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February 1, 2016
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Iowa's Republican caucus looks to be a battle between Donald Trump and Sen. Ted Cruz (Texas), and both are heavily courting the evangelical Christian voters who helped Rick Santorum win the first-in-the-nation vote in 2012 and Mike Huckabee triumph in 2008. Cruz, a Baptist whose father is a fire-and-brimstone preacher, speaks Christianity more fluently and frequently than Trump, but that won't necessarily translate into evangelical votes. "Some say they feel manipulated by blunt appeals to their Christian identity," reports NPR's Danielle Kurtzleben, and "many evangelical voters simply aren't first and foremost religious voters."

"I don't give support simply by quoting the Bible. I want to see it lived out in the policy," John Lee, a pastor in conservative Sioux Center, tells NPR. "I'm not electing a pastor in chief. I'm electing a commander in chief."

Trump is doing well among many evangelicals who don't consider him especially pious, and some voters question the sincerity of Cruz's religious fervor. That's due in part to attacks over Cruz's lack of tithing — he's been attacked for donating less than 1 percent of his income to charity, not the 10 percent suggested in the Bible, BuzzFeed's McKay Coppins details — and probably also because Cruz's rivals have been painting him generally as a flip-flopping ideological phony. Cruz is still leading among Iowa evangelical voters, according to the latest Des Moines Register poll, 33 percent to 19 percent for Trump. The question is whether those voters will turn out in sufficient numbers, and whether they'll stick with Cruz. Peter Weber

12:22 p.m. ET

The oldest images in the world might have been discovered in France — and they're made of "pixels."

Archaeologists have uncovered 16 stones in a prehistoric camp in France's Vézère Valley, where people belonging to the earliest modern human culture in Europe used to live, The Independent reports. The images on the stones illustrate mammoths and wild cows using a technique shared by computers and televisions, in which a picture is formed using an arrangements of tiny dots. The images from Vézère are estimated to be 38,000 years old.

"It's not so much the final effect that we found interesting, it's the conception of it — the use of individual points to form the body or the outline of a figure," explained New York University Professor Randall White to The Independent. "If you look carefully at the aurochs, there's really a significant control of the line."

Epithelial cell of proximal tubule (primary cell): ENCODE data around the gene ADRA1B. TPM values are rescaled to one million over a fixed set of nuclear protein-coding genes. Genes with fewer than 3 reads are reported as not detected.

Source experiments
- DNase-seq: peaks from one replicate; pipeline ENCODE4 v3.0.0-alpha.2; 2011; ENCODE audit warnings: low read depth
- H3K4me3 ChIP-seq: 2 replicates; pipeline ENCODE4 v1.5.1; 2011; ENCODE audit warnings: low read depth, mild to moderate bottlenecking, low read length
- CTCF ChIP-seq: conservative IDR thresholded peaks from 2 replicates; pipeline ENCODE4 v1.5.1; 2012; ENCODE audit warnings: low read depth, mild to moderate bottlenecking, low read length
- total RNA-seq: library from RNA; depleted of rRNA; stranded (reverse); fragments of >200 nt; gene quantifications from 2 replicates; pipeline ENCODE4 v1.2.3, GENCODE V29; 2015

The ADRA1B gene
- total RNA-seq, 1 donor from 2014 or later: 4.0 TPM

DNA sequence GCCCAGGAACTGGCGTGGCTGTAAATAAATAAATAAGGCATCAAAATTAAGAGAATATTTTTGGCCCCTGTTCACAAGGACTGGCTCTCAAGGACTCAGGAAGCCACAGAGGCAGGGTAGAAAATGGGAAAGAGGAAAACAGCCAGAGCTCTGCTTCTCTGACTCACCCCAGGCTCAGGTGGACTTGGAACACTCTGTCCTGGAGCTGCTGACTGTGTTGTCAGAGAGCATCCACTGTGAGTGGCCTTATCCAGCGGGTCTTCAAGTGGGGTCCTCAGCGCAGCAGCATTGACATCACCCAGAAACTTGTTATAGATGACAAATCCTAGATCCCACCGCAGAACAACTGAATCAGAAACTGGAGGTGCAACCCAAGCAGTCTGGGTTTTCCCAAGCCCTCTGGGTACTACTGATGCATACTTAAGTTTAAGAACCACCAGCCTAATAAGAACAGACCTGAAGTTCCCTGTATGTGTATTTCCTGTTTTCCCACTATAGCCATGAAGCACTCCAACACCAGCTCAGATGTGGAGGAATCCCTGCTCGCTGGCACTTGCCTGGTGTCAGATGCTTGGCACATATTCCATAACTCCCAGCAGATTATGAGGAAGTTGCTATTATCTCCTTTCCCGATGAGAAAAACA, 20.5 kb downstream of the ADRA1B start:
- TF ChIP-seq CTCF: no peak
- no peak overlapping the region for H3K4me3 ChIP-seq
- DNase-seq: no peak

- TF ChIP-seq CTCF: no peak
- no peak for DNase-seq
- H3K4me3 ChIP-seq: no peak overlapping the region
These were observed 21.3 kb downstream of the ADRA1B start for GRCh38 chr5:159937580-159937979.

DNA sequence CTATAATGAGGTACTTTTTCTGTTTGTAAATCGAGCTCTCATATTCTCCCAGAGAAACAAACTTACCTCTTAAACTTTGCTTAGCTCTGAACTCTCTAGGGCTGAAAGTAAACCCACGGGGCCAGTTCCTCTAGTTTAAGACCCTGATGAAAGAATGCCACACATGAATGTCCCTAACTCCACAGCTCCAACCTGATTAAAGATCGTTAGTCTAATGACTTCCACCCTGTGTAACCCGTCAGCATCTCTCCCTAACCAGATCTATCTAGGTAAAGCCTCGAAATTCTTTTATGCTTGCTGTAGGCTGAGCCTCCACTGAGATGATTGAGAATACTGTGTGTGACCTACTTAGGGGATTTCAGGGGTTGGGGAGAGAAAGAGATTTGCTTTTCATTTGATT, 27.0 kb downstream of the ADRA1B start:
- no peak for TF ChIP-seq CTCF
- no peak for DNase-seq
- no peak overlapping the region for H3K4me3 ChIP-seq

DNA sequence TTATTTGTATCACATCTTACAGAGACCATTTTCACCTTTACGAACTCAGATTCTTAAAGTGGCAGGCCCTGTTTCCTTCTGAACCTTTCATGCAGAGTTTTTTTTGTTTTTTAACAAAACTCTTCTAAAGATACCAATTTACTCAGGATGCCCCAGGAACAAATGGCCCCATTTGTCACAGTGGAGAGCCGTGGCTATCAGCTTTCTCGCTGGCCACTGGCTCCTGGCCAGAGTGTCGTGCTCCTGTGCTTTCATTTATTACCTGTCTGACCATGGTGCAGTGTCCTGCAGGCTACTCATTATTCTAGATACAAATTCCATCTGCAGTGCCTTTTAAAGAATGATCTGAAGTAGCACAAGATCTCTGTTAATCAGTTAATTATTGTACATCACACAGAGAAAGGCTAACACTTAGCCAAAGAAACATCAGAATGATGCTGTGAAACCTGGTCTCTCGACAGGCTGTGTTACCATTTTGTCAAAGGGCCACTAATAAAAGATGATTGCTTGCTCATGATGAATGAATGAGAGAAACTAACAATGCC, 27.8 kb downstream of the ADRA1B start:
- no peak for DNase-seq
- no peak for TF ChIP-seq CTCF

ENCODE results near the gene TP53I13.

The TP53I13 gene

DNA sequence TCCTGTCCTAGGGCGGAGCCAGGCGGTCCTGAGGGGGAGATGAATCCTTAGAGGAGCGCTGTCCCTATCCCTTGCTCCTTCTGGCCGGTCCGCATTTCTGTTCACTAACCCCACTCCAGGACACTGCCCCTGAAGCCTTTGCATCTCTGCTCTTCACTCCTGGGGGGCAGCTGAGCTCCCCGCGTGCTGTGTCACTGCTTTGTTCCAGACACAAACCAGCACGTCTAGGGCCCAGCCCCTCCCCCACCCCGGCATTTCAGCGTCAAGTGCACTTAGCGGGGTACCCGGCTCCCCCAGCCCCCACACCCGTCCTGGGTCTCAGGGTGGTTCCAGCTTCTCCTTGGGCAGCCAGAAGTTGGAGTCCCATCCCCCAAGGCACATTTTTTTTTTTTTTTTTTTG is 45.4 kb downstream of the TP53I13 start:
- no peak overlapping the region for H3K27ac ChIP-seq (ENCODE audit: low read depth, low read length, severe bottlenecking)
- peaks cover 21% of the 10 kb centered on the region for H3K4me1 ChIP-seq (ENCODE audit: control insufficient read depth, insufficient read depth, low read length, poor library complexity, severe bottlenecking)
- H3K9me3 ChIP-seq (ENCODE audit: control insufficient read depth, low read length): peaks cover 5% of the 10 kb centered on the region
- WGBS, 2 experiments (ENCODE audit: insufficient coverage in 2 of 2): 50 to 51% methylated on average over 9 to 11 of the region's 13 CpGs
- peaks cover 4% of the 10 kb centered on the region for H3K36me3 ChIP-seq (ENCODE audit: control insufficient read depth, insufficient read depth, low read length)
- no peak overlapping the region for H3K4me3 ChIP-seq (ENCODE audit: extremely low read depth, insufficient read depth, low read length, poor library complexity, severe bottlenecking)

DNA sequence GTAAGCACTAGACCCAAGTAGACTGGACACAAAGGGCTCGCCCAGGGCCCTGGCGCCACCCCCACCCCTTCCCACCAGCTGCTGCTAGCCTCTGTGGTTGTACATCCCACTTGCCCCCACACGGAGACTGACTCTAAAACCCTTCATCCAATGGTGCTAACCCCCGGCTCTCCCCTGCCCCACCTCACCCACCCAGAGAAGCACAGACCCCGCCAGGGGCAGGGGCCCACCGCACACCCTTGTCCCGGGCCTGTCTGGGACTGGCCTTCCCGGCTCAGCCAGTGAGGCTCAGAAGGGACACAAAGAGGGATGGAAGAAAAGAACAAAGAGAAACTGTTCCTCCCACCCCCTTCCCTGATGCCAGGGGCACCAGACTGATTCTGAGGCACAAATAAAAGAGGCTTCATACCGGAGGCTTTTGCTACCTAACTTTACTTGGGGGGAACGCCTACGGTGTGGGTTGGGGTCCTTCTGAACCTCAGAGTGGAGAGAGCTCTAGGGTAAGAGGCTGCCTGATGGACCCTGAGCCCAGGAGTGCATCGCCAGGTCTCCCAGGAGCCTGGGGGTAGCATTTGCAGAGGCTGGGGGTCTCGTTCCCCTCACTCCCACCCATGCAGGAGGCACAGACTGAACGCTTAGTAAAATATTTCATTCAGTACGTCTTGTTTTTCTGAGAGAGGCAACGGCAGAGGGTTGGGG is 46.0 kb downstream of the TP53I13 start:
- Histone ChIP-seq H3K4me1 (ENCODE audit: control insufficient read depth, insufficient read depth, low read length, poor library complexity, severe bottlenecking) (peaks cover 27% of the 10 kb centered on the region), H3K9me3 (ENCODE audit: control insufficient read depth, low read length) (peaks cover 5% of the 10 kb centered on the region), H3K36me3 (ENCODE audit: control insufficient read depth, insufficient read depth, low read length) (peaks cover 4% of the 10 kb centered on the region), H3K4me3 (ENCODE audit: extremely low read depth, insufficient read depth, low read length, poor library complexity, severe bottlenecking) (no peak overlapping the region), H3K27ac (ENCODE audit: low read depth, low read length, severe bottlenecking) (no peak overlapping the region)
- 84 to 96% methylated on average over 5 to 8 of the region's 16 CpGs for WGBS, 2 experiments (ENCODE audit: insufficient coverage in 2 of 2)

The technique of creating an image from small dots would be used again thousands of years later by "pointillists" such as Vincent van Gogh and Georges Seurat. But the images on the prehistoric stones date back to a "very early [time] when people [were] really just beginning to grapple with the production of images," White said. "They have mastered some of the fundamental aspects of line and shape, but there's clearly a long way to go in terms of precise reproductions."

"It's almost digital in its nature," White said. "Why this fixation on dots? I'll admit it's a puzzle."

Jeva Lange

11:45 a.m. ET

President Trump has repeatedly expressed his intent to "get along well" with Russia, although some of his critics worry about exactly how friendly he means to be. Certainly this stunt will do nothing to lessen their concerns: At CPAC on Friday, someone passed out Russian flags emblazoned with the word "Trump" to the audience.

The optics apparently sparked some concern. Staffers quickly confiscated the flags:

Snap Inc.'s Peter Hamby reports that the flags weren't a rogue move by protesters — rather, they were passed out by "unwitting college kids," who, judging by their sense of humor, might want to pick up a copy of next week's New Yorker. Jeva Lange

11:36 a.m. ET

President Trump vowed Friday that his administration, with the help of Immigration and Customs Enforcement, will be rounding up "the gang members, the drug dealers, and the criminal aliens and throwing them the hell out of our country." "And we will not let them back in," Trump assured the audience while speaking at the Conservative Political Action Conference, the largest annual gathering of conservatives. "They're not coming back in, folks. If they do, they're going to have bigger problems than they've ever dreamt of."

Trump touted his administration's "swift action" to secure the U.S.-Mexico border, and promised construction of a "great, great border wall" will begin very soon. He insisted these steps would allow the U.S. to stop the drugs from "pouring into our country and poisoning our youth." "We get the drugs, they get the money. We get the problems, they get the cash," Trump said. "No good, no good. Going to stop."